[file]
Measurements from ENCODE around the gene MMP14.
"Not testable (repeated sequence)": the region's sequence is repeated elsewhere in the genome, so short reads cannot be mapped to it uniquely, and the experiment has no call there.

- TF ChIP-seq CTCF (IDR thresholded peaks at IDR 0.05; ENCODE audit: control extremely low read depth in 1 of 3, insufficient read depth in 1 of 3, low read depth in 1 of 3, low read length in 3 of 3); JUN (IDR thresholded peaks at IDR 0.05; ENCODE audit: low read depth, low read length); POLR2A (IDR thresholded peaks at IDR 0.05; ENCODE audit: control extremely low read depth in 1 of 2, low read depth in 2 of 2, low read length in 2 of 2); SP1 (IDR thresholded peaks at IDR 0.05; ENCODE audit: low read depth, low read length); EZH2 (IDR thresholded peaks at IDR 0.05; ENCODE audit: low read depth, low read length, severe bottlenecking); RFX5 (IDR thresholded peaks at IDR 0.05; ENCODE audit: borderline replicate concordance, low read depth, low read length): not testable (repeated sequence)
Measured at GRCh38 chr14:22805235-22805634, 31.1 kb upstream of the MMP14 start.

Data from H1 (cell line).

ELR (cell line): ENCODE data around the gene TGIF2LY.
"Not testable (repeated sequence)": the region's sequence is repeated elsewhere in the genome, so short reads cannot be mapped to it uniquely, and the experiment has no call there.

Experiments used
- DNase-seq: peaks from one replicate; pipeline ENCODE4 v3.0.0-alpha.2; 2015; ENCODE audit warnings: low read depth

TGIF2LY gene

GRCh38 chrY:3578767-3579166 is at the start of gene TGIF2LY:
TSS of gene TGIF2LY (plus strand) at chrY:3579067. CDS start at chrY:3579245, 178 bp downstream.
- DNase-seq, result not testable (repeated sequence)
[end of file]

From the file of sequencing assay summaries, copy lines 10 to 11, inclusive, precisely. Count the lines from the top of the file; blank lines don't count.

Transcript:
TGIF2LY gene

GRCh38 chrY:3578767-3579166 is at the start of gene TGIF2LY: